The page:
The hospitality sector relies on a dedicated workforce of over 28,000 individuals, including vulnerable populations like women, youth, Indigenous peoples, immigrants, and refugees. As trusted employers, hotels offer competitive wages, benefits, and growth opportunities, attracting individuals who choose hospitality as their long-term career. However, the sector is currently facing significant challenges in finding the staff needed to meet demand.
The COVID-19 pandemic has had a severe impact on the hotel industry, with employment dropping by 18% between 2019 and 2021. Despite the recovery of travel, many hotels are still struggling to overcome workforce shortages, limiting room availability and impacting regional economies. The lack of available affordable housing further exacerbates the issue, prompting some hotels to accommodate employees rather than guests.
To address these challenges, the BCHA has taken proactive measures to attract new talent and overcome obstacles. Partnerships with countries like Barbados, El Salvador, and Mexico enable foreign workers to join the industry, while collaborations with organizations like Talent Beyond Boundaries and HIRES connect skilled refugees with local accommodations. Additionally, educational institutions and universities are offering training opportunities to equip unskilled and under-skilled Canadians with the necessary skills for successful careers in hospitality.
To further support the workforce needs of the hotel sector, we need the government’s support in removing the “red tape” ensuring that hotels have access to the necessary workforce to meet demands and drive economic growth.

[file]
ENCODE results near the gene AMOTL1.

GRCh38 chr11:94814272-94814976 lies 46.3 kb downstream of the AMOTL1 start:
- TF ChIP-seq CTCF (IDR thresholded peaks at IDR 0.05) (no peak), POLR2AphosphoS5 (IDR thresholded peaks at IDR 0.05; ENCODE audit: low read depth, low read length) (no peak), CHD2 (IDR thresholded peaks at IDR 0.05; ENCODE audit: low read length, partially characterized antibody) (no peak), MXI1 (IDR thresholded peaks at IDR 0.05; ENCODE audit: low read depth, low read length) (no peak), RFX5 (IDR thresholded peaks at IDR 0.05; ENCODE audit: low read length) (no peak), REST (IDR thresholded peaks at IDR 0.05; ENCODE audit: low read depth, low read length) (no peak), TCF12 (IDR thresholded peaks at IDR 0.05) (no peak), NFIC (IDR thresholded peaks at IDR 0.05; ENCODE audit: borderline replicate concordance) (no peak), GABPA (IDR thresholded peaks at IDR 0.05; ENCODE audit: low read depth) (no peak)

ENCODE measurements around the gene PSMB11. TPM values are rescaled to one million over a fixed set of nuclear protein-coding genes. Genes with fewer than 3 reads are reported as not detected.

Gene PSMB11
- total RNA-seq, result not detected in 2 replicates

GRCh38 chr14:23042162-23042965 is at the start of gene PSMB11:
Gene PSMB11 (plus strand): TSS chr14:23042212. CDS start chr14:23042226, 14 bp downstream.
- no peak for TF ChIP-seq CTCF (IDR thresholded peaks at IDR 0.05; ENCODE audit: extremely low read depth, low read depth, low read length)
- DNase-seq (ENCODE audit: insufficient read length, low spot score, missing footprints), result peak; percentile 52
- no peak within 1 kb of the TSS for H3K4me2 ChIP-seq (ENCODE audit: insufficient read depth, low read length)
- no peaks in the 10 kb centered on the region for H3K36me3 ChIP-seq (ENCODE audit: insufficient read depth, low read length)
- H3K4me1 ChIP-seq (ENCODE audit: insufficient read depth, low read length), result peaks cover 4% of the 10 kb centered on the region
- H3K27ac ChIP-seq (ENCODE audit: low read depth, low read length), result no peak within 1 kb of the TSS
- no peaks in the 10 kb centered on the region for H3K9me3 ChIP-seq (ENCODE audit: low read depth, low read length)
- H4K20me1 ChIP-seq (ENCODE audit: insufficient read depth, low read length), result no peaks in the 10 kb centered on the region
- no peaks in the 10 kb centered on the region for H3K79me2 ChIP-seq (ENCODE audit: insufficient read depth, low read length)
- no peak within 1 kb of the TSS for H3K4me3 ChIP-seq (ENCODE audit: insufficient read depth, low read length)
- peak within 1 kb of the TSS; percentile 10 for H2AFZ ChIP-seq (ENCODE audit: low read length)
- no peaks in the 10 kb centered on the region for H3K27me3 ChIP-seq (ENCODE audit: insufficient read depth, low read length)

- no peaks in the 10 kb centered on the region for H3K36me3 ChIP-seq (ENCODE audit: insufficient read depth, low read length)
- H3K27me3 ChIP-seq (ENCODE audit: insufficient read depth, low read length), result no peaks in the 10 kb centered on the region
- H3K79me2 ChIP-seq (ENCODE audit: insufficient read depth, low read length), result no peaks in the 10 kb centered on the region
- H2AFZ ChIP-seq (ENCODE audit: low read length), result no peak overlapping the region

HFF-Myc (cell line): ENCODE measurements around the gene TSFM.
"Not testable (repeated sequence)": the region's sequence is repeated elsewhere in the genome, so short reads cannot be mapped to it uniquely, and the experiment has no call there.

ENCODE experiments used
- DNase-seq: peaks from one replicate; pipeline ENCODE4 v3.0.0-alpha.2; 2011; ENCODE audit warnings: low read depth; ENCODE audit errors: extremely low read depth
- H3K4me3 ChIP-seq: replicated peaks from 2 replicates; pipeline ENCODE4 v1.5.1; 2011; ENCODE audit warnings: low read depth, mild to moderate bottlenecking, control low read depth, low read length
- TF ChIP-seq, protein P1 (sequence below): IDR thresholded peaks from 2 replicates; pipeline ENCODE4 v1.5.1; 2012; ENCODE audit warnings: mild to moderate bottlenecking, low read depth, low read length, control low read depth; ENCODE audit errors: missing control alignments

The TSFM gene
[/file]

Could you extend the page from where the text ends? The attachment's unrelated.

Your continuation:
These workforce support measures are essential to the continued success and sustainability of the hotel industry in British Columbia. Through this, we can overcome the current shortages, provide employment opportunities for vulnerable populations, and contribute to the overall economic well-being of our province.
Our third recommendation is to prioritize investments in tourism through the MRDT system. This system collects funds from the accommodation sector and ensures strategic investment by way of a tri party agreement with the eligible entity, the accommodation sector and the tourism industry.
Our existing MRDT system has an outstanding reputation world wide as it ensures that accommodators, municipalities, and the industry collectively endorse a 5 year strategy aligned with the community priorities. The system benefits from the shared perspectives and alignment with the provincial tourism plan.
The system requires accommodators to consent to an additional tax on hotel rooms, develop a comprehensive five-year business plan subject to approval by the eligible entity, and obtain Indigenous support. In order to ensure fairness, it need to be governed by industry representatives and municipal appointees, to oversee the system’s implementation.
It is worth highlighting the pivotal role this world-leading system has played in the recovery from the COVID-19 pandemic. Its effectiveness is undeniable, leaving little justification for significant alterations. The system’s success stands as a testament to its ability to drive the rejuvenation of the tourism sector in all areas of the provincial, rural and urban alike.
The system’s well-established processes and collaborative decision-making framework have been instrumental in its achievements and should be safeguarded to uphold the ongoing recovery and expansion of the tourism industry within our province.